All Forum Topics

confused

cocoricot
Dear teachers, I don't understand why the two sentences below are different in meaning. 1. I have you confused with someone. 2. I have confused you with someone. Thank you very much.Read More...

be supposed to

cocoricot
Dear teachers, What does "be supposed to" mean in this context? Does it mean "be expected to"? "She was supposed to submit her assignment last Monday." Thank you very much.Read More...

dear or dears?

when adressing the people at a particular depatement, for example at a "customer service" can I say: Dears at the customer service,Read More...

pizza hut?

Is it Pizza "hut" or Pizza "hat"? since the shape looks like as hat? Have a look at this link: http://www.odcpl.com/images/pizza_hut.jpgRead More...

ditch v. trench

In LDOCE: Ditch is: a long narrow hole dug at the side of a field, road etc to hold or remove unwanted water. Trench is: a long narrow hole dug into the surface of the ground. But the difference still a bit vage. Would you help me out to make it clear?Read More...

deadline

cocoricot
Dear teachers, They have a three-o'clock deadline for this work. Does it mean that this work must be finished at three o'clock? Thanks.Read More...

relatives

The River Amur forms the natural border between China and Russia, _______ territoral disputes and armed conflicts have frequently occurred. a. where b. whose Are they both correct? I think they are, meaning respectively a. ... , and there territorial .... b. ... , and their territorial .... Am I right? If not, could you explain some? Thanks!Read More...

wore/was wearing

Hi everyone, Could you tell me whether there is any difference in meaning in the sentences below?: ~ We couldn't see his face because he wore a mask. ~ We couldn't see his face because he was wearing a mask. Thank you very much. GilbertRead More...

The future perfect

cocoricot
Dear teachers. 1. It was ten years that Mrs. Pike started her teaching career in our school. I will say in another way: 2. Mrs. Pike has been teaching in our school for 10 years. Is it the same meaning as (1)? I will add the phrase "at the end of this month "to the sentence (1), does the sentence change like this: 3. It was ten years at the end of this month that Mrs. Pike started her teaching career in our school. 4. Mrs. Pike will have taught in our school for 10 years by the end of this...Read More...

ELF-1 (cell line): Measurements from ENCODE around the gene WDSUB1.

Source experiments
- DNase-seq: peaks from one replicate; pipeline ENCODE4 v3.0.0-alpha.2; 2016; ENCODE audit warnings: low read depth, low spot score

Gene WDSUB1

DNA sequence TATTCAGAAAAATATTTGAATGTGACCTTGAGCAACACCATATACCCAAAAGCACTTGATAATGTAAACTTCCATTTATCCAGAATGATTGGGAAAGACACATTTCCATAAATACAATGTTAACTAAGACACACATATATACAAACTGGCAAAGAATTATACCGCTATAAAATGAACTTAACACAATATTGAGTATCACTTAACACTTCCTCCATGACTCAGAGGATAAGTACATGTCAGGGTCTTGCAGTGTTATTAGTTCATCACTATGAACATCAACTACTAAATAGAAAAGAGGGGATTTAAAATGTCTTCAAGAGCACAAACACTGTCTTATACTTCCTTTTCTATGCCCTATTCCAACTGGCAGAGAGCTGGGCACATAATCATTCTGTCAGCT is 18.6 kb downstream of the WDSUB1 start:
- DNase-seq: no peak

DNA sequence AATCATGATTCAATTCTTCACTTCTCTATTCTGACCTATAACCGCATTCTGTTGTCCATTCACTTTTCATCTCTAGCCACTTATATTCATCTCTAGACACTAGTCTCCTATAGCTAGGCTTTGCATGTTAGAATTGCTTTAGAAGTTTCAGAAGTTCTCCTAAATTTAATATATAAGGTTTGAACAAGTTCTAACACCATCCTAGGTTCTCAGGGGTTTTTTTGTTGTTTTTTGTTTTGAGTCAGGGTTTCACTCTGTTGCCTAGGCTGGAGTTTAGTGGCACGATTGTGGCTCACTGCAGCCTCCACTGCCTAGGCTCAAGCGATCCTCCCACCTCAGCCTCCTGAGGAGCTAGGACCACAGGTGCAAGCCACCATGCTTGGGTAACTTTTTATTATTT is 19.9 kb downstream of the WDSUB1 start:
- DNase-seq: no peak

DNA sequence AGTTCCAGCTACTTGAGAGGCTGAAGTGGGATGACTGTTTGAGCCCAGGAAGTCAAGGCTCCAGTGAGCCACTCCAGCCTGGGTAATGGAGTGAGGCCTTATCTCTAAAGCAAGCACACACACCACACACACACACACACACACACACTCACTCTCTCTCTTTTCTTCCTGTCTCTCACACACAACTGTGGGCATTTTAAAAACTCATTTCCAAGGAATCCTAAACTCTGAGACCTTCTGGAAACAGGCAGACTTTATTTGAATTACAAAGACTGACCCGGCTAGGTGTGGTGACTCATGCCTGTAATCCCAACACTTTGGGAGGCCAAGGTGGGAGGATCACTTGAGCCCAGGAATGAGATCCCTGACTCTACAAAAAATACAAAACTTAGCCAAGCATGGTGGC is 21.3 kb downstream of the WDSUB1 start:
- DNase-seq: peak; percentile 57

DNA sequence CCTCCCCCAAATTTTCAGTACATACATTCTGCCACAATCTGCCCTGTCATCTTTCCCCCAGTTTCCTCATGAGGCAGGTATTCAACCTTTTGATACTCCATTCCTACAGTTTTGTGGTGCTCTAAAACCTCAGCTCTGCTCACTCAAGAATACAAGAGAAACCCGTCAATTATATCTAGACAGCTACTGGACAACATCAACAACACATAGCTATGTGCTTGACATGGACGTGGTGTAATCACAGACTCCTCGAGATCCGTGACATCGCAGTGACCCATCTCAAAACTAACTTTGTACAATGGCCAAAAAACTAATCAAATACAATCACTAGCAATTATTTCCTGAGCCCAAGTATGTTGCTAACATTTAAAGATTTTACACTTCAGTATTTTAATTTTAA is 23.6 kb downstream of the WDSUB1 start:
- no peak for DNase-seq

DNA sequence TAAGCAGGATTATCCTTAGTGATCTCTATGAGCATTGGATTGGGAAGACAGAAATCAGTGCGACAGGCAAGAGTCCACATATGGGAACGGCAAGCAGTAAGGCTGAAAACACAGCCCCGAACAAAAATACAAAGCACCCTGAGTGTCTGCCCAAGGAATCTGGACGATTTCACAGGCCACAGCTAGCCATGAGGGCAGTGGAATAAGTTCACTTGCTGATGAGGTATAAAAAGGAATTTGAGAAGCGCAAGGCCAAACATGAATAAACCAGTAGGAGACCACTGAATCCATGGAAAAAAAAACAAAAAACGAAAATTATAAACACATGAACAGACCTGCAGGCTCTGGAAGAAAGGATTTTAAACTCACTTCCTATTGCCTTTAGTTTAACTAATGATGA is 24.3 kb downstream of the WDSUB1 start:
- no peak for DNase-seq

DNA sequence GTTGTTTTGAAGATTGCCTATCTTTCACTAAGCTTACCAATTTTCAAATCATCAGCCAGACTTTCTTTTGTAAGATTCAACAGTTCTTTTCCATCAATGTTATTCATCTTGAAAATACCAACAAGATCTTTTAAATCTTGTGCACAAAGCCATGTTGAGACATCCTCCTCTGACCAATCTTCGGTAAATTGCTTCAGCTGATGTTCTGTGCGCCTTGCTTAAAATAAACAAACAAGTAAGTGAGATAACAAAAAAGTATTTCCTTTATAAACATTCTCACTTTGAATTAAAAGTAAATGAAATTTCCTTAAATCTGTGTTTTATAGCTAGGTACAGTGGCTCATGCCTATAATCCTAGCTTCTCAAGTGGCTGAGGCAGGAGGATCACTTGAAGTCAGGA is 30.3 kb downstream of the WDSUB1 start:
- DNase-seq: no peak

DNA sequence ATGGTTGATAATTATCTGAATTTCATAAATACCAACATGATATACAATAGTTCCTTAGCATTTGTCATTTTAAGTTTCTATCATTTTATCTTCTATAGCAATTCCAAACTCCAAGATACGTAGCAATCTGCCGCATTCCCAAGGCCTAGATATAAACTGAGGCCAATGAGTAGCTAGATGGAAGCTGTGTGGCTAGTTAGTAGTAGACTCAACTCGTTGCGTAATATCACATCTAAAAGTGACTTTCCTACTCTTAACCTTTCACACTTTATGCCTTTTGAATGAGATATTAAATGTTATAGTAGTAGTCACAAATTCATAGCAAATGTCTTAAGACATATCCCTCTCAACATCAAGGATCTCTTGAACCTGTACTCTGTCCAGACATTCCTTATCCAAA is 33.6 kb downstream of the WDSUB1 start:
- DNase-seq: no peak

repetition of the last letter

Dear experts, I know there are rules behind the repetion of the last letter in words like "planned, skiing, written, sitting." But I am confused and not sure of the rules. Can you please tell me? Thank you as always.Read More...

Weren't they rich

cocoricot
Dear teacher, "Weren't they rich, they couldn't have gone to the USA for their holiday." Please tell me if I can write the conditional sentence in the negative form in such a way? And the tense I used is correct? Could I use "Hadn't they been rich"? "Hadn't they been rich, they couldn't have gone to the USA for their holiday." Thank you very much.Read More...

by versus with

The window was broken _____ a brick thrown by a hooligan. a) with b) by The answer is "b" (by), according to the key. Do you agree with it? What's wrong with "a" (with) ?Read More...

call to v. call for

when should one use each of the follwoing: call for call to Don't these two sentences mean exactly the same? 1. Call for peace. 2. Call to peace.Read More...

I am taking the bus...

a) How will you get to New York? b) I am taking the bus. I was wondering whether the second sentence is correct or not. If it is correct, could you explain why? I have known that present progress means to describe ongoing activities. However, present progress in the second sentence has to have the future meaning if the second sentence is correct.Read More...

be always verb+ing

A) They are always complaining. B) They always complain. Could you explain a difference between the two sentences? When should I use the first setence instead of the second setence?Read More...

in training

Thank you, Richard and Ismael for your latest comments as regards IN TOW/ON TOW. I presume UNDER TOW is not current in US either. Now when we speak of a horse IN TRAINING, may it mean: 1. being trained OR 2. being in good physical condition Best regards, YuriRead More...

being

A: Isn't it being a lawyer is the most honorable career? B: Yes, it is. Did I use 'being' correctly?Read More...

in tow

Dear experts, May ON TOW replace IN TOW in any of the following contexts: in tow – 1. (of a disabled vehicle) pulled along by the towing vehicle: The broken-down car was taken in tow by a lorry. 2. following or accompanying smb.: Nonchalantly signaling to the doorman to park his car, he disappears into the hotel with the blond in tow. 3. under smb.'s control or guidance: Henry was the person who took me in tow and suffered my impatience with the conservative ways of our established...Read More...
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